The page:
Consider this example:
A passage states, “The man was present at the meeting, but did not give his opinion during the conversation.”
The vocabulary question asks, “What is the correct definition of present, based on its use in the passage?”
Answer options are:
A. a gift
B. to introduce
C. in attendance
D. happening currently
If you don’t go back and read the passage containing the word, you might be tempted to see the word present and assume the answer is A - a gift. However, as it is used in the passage, the correct answer would be C. Using context clues, you could infer that at this meeting, the man was in attendance, he was there, but kept quiet. There is nothing in that passage about gifts or the man being introduced at the meeting and D doesn’t really make any sense at all.
You can also use prior knowledge of prefixes, suffixes, and root words to help you decipher unfamiliar words. For example, “Julie thought it was a great Injustice that boys could play football at her high school but girls could not.” If you know prefixes, you could identify the in- and realize that it means “not” (you’ve seen it in “incorrect” and “informal”). So, Julie thought it was not fair (or just) that there was this double standard for boys and girls. Knowing prefixes and suffixes and their effect on words can help tremendously in figuring out unfamiliar words.
You might also consider whether the unfamiliar word looks like any other words you know. Do they share a prefix or suffix? Does the word remind you of anything you have seen previously? Under what circumstances have you seen this word before?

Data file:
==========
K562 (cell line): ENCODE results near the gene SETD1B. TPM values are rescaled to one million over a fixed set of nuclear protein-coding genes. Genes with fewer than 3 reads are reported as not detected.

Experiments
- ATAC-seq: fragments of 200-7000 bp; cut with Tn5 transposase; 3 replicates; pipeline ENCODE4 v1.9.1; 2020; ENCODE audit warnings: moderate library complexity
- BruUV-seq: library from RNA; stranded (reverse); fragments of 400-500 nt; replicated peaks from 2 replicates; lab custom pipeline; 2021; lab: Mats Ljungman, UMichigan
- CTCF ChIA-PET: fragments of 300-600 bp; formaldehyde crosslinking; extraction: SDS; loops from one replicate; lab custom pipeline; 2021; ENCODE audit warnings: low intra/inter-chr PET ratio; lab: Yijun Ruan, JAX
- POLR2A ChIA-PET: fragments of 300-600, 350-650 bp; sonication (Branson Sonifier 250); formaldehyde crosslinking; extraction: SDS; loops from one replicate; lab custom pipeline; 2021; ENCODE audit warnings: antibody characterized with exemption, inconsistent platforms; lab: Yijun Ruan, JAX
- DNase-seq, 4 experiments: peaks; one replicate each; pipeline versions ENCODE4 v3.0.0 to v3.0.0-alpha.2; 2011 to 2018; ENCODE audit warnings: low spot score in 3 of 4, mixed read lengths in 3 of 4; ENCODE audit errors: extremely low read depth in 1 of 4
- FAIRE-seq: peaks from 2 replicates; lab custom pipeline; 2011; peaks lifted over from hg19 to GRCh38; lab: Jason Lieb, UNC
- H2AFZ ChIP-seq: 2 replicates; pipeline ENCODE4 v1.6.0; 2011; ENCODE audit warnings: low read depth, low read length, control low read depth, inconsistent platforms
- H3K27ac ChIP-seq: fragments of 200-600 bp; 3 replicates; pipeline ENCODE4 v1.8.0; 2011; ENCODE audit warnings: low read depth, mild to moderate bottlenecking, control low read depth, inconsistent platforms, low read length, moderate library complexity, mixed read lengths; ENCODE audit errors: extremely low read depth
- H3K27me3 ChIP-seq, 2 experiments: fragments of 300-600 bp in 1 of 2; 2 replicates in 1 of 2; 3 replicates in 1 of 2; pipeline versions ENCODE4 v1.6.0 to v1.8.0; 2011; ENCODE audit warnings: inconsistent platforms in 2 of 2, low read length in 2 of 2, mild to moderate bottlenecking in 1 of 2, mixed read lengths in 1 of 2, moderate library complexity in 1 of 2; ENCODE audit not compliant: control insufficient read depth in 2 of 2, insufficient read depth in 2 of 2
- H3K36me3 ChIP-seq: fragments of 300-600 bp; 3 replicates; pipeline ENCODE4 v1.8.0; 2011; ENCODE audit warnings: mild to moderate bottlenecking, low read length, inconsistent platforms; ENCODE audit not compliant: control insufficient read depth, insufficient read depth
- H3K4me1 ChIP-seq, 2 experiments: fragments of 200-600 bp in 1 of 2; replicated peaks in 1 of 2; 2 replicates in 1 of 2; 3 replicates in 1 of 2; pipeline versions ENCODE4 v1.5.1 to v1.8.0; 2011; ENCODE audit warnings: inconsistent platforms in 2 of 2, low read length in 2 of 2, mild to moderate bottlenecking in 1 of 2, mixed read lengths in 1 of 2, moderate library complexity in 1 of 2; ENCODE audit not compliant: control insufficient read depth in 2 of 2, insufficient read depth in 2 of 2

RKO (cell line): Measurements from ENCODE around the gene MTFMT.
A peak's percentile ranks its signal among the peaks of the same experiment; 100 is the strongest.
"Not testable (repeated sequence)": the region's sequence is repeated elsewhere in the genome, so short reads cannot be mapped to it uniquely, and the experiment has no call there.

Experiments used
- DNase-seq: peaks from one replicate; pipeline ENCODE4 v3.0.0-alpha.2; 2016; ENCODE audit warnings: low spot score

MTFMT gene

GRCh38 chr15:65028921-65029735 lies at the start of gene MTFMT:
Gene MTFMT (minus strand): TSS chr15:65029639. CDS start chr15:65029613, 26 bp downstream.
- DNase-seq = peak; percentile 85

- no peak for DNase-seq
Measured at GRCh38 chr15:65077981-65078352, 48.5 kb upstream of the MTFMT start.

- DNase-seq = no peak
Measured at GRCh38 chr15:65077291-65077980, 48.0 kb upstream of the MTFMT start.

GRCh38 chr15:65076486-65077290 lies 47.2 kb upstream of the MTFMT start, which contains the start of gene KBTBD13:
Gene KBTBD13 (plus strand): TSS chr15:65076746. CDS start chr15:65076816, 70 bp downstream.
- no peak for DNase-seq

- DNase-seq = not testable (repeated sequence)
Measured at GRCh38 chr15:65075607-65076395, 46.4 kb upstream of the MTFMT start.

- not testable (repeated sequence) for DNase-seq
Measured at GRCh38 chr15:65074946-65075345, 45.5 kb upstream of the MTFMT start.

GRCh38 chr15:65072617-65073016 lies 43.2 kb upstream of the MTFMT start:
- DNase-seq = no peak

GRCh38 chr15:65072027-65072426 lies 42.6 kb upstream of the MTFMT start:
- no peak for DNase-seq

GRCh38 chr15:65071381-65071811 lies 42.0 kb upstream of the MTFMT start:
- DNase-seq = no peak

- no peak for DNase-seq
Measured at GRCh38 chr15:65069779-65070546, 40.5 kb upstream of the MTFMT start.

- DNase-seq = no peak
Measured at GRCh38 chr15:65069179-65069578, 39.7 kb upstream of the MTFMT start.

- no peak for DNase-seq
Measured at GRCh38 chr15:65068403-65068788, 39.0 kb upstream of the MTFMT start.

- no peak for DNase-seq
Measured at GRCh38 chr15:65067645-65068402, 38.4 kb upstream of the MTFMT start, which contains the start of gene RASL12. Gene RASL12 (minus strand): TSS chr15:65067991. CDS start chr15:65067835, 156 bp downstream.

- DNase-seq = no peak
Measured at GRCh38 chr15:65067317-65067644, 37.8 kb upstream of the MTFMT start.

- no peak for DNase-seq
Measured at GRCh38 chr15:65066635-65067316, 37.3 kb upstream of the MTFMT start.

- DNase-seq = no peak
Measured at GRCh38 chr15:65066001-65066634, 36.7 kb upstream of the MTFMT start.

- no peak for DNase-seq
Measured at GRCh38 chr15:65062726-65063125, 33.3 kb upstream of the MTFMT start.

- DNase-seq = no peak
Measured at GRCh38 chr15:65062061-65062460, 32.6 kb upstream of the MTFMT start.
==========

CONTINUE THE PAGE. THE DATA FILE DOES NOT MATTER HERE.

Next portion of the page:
For example, consider this prompt:
“The police department planned a covert operation to finally capture the suspected gang members who had eluded capture for so long.”
The question may ask, “In this passage, what does the word covert most likely mean?”
If you have never seen that word before, you may have no idea. But if you look at it and try to break it apart or find something familiar in it, you may see the word cover, which implies that something is hidden or not done out in the open; covert means “secretively.” This trick won’t always work and should be used as one of the last resorts, but anything you can do to narrow down your choices through an educated process of elimination will help you get closer to the answer.
Practice Tips and Tricks
Testing can be stressful. There is a pressure to perform and it can feel like the weight of the world is on your shoulders as you sit down at the keyboard to log in to an exam. Here are some tips and tricks to help you be successful.
Read! Anything and everything.
Read everything! This means careful reading of the directions, of each test question, and each answer option. However, it also applies to the time before you walk in to take a test. Read everything around you. The more you read, the more efficient reader you become, the more your vocabulary develops, and the wider your breadth of knowledge grows. Your reading comprehension grows by reading challenging texts, but also by reading to continue to use the skills you already have. Even a cereal box can be a source for practicing critical reading and analysis.